The Unmanned Aerial Systems (UAS) sector is one of the fastest-growing and most dynamic segments in the aviation industry. The majority of UAS growth has been in support of military and security operations; however, recent congressional mandates have unlocked the civilian market to a broad range of uses, including aerial photography, precision agriculture, mapping, environmental monitoring and public safety.

This three-day UAS fundamentals course is designed to identify the key concepts and challenges of UAS operations, including system components and classification, UAS design and limitations, issues around airspace integration and regulation, and future and current trends affecting the UAS industry. Click here. (1/17)

Drones Won't Be Integrated by 2015, FAA Says (Source: National Defense)
By 2015, the Federal Aviation Administration hopes to see a demonstration of drones being used in commercial skies, but the unmanned aircraft won't be in wide use by then. "I believe we will be able to demonstrate safe integration and what is required for integration of unmanned aircraft. But out of necessity I believe it's going to be staged," said Micheal Huerta, FAA administrator, to a Senate panel this week. (1/16)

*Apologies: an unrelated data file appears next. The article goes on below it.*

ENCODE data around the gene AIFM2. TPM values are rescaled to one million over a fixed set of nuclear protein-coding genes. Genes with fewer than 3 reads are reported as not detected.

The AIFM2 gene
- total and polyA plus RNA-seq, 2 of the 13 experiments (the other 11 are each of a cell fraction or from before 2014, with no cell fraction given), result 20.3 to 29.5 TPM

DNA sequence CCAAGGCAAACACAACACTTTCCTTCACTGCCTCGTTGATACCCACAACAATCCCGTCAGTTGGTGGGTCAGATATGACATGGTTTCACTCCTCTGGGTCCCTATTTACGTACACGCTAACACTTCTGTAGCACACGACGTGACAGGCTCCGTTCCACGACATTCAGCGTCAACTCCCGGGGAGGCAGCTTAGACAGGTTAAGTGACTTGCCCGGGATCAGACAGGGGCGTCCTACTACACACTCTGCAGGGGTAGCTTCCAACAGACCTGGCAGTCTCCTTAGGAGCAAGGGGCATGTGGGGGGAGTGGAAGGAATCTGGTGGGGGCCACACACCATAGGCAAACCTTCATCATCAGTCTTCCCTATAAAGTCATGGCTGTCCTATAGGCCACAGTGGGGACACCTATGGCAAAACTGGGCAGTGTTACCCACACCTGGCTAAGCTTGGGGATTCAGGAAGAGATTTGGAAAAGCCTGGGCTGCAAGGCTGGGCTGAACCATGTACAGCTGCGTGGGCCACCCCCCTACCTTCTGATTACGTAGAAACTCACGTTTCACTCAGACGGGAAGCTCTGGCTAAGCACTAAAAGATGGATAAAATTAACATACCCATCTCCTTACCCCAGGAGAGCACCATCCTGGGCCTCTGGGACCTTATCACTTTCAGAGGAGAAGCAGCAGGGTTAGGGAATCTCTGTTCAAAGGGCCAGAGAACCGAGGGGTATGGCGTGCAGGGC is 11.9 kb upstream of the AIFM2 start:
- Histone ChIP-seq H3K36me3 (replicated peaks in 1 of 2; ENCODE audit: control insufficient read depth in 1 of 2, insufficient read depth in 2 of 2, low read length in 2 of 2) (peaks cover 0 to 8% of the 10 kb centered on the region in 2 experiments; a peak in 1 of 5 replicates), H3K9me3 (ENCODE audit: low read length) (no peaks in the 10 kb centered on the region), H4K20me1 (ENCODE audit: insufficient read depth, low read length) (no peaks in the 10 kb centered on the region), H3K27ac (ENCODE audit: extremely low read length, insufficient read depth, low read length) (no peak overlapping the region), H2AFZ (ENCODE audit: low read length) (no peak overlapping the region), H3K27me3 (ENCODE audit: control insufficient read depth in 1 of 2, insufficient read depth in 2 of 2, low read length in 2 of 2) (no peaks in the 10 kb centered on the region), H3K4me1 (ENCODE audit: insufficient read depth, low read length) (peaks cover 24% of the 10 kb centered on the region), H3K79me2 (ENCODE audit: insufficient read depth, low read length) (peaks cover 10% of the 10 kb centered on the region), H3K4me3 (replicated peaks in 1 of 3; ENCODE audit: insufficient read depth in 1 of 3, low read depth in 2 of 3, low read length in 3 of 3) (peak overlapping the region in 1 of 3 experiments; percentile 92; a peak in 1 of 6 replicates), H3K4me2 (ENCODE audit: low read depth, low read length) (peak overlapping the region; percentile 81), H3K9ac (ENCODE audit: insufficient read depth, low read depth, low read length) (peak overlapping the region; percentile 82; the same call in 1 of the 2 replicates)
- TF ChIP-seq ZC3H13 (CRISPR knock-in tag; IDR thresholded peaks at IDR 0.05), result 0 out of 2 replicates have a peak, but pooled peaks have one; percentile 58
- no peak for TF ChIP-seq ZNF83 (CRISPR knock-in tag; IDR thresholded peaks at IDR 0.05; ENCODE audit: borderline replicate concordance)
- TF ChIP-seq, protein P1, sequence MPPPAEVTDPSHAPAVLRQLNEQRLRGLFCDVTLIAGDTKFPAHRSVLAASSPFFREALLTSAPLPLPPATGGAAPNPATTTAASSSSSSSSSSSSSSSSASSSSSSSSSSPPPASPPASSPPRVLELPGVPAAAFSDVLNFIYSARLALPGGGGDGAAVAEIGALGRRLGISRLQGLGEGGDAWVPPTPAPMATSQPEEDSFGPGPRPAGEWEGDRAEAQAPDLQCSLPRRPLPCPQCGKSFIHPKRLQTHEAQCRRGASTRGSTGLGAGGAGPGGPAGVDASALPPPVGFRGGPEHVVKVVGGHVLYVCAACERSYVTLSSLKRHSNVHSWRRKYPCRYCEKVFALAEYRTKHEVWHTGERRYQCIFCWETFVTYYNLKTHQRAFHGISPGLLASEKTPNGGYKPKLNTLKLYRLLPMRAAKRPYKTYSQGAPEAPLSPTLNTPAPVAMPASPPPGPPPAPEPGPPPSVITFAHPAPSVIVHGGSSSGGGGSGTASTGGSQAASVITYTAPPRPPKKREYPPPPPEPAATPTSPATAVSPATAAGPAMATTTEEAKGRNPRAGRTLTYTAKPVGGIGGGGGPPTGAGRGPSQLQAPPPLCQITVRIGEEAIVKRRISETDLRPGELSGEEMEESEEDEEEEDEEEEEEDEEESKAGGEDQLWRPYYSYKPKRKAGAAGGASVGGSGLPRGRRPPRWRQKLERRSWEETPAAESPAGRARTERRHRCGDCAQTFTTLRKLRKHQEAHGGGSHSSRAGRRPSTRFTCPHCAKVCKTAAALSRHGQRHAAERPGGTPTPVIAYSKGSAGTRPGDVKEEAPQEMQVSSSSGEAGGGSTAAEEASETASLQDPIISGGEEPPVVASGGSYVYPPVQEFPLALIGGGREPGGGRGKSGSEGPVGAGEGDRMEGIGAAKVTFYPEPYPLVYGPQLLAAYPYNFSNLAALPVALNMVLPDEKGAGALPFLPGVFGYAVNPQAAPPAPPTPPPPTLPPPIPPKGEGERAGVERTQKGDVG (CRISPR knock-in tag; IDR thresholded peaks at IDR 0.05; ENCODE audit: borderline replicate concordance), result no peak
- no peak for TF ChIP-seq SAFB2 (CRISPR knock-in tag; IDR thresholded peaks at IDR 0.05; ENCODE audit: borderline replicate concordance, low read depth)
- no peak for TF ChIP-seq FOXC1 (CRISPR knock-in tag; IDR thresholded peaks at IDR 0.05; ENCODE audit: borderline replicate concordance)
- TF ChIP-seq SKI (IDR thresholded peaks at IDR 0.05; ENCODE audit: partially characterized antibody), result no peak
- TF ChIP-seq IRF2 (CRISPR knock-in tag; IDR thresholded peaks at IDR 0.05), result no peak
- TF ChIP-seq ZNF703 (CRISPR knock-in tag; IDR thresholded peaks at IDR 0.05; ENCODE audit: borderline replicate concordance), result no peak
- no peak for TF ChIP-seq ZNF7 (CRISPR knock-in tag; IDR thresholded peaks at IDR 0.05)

'Supernova' Cave Art Was No Such Thing, Astronomer Says (Source: Scientific American)
Thousands of years ago a star exploded in a supernova, leaving behind the glorious riot of colored gas we see now as the Crab Nebula. The light from this explosion reached Earth in 1054 A.D., creating what looked like a new bright star in the sky as recorded by ancient Chinese and Arab astronomers. Native American cave paintings, too, have been thought to represent the supernova, but when one scientist went to look at the paintings in person recently he arrived at a different story altogether. Click here. (1/17) 

Here's What Happens If You Commit A Crime In Outer Space (Source: Business Insider)
You get arrested when you return to Earth. The principal basis of determination is the Outer Space Treaty of 1967. Article VIII of that treaty says: "A State Party to the Treaty on whose registry an object launched into outer space is carried shall retain jurisdiction and control over such object, and over any personnel thereof, while in outer space or on a celestial body." (1/7)

KSC Scientist on Feasibility of Elon Musk's Colony On Mars (Source: Quora)